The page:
Nearly 60% of Malta’s shark species threatened with extinction


Shark Alliance calls on EU Commissioner Joe Borg for stronger finning ban

The Shark Alliance marked Global Ocean Policy Day by calling on EU Fisheries Commissioner Joe Borg to strengthen one of the EU’s most important and far-reaching policies for sharks: the ban on “finning”, the slicing of fins and tossing the body at sea.
The Shark Alliance is a coalition of 70 conservation, scientific and diving organisations dedicated to improving EU shark policies, including the ban on finning.
The EU is the lead supplier for the global shark fin trade, which is driven by demand for the Asian delicacy, shark fin soup, and the EU finning ban is currently among the weakest in the world.
Species that dominate the Asian shark fin trade, such as thresher, hammerhead and blue sharks, are taken by Maltese fishermen. In 2008, scientists reported population declines of 97-99% for Mediterranean populations of these species.
“Ten years ago, Malta took bold action to protect the great white shark, giant devil ray and basking shark, and it is high time to show such leadership again,” said Sonja Fordham, Shark Alliance Policy Director.
“We encourage Malta to champion protection for all the region’s endangered and critically endangered sharks and prompt implementation of the EU Shark Plan, starting with a stronger finning ban, before it’s too late,” Fordham continued.
Nearly 60% of Malta’s 35 species of sharks are considered by the International Union for Conservation of Nature (IUCN) as threatened with extinction. The main shark targeted in Malta, spiny dogfish, is classified as endangered in the Mediterranean.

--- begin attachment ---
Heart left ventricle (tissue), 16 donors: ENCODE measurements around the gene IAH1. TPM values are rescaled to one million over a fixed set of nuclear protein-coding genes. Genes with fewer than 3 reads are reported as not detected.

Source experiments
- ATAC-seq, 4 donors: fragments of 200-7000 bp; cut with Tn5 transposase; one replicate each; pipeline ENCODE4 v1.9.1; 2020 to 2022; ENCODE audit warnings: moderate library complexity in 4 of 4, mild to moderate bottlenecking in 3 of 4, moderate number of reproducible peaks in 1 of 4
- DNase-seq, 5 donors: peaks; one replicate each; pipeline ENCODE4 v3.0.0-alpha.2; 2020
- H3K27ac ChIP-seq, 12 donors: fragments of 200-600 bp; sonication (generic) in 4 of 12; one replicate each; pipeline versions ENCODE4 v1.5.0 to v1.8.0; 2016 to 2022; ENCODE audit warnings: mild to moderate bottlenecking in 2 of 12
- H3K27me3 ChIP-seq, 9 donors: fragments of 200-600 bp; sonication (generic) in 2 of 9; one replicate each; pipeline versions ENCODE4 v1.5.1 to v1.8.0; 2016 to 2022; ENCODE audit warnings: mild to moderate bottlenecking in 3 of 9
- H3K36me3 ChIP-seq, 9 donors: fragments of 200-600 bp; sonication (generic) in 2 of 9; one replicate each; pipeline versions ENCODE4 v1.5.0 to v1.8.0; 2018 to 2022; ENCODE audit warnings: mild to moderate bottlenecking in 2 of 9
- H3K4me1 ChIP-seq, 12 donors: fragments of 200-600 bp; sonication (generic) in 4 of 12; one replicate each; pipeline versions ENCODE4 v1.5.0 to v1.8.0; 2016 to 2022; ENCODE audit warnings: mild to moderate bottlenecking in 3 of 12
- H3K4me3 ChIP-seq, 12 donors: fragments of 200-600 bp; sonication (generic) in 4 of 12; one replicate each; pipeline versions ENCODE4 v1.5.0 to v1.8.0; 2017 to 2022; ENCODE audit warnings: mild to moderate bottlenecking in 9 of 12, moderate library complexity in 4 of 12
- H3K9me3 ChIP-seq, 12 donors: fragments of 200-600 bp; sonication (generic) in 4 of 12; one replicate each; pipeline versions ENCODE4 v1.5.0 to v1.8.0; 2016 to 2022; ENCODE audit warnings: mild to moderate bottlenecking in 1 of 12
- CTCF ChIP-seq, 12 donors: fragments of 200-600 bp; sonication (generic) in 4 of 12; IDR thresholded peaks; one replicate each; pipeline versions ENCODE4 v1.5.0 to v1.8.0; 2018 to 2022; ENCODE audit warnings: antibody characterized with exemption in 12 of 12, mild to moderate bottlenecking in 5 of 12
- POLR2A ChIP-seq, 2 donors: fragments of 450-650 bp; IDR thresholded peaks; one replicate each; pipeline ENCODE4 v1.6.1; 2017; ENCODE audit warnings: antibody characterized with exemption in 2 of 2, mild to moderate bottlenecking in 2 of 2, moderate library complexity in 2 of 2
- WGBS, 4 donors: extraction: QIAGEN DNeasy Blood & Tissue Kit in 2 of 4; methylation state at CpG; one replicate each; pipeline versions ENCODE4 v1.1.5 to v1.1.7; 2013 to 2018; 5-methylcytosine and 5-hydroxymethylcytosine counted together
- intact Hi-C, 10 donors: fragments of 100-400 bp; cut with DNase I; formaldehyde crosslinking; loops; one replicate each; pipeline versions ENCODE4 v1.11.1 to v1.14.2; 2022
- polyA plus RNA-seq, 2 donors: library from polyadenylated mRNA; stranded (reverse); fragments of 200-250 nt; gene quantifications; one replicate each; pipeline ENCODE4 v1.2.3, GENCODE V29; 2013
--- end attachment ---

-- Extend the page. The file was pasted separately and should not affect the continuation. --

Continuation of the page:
Maltese fishermen also take critically endangered porbeagle and angular rough sharks.
The European Commission released in February 2009 the Community Plan of Action for Sharks, which sets the stage for sweeping improvements in EU shark policies, including the finning ban.
“It’s up to the Commission to promptly deliver a legislative proposal to close loopholes in the finning ban and up to Mr Borg to provide the leadership needed for Commission’s follow through on this and other key commitments to shark conservation,” continued Fordham.
“The Shark Alliance appreciated the pledge to strengthen the EU finning ban that Mr Borg made when releasing the EU Shark Plan, added Fordham. Since then, however, the Commission has been reluctant to commit to making the amendment of the ban a top priority, as urged by many EU Member States, scores of NGOs, and tens of thousands of European citizens.
“As a leader among EU Member States in national shark species protection and the home of EU Fisheries Commissioner Joe Borg, Malta is in a good position to encourage much needed improvements in EU and Mediterranean policies for these exceptionally vulnerable species.”

Shark fishing in Malta
The Maltese fishing fleet is mainly small scale and coastal with a few large vessels operating far offshore. Primary target species include swordfish, tuna and dolphinfish (lampuka). Longline fishing gear has been used to target dogfish sharks and blue sharks. Bottom nets are used to catch dogfish, as well as skates and rays, and, at one point, angel sharks. A variety of sharks and rays are taken incidentally, as “bycatch,” in Maltese fisheries. For example, Malta’s mixed trawl fisheries for shrimp and groundfish also take marketable bycatches of dogfish and rays. Most of the shark meat is consumed fresh, locally.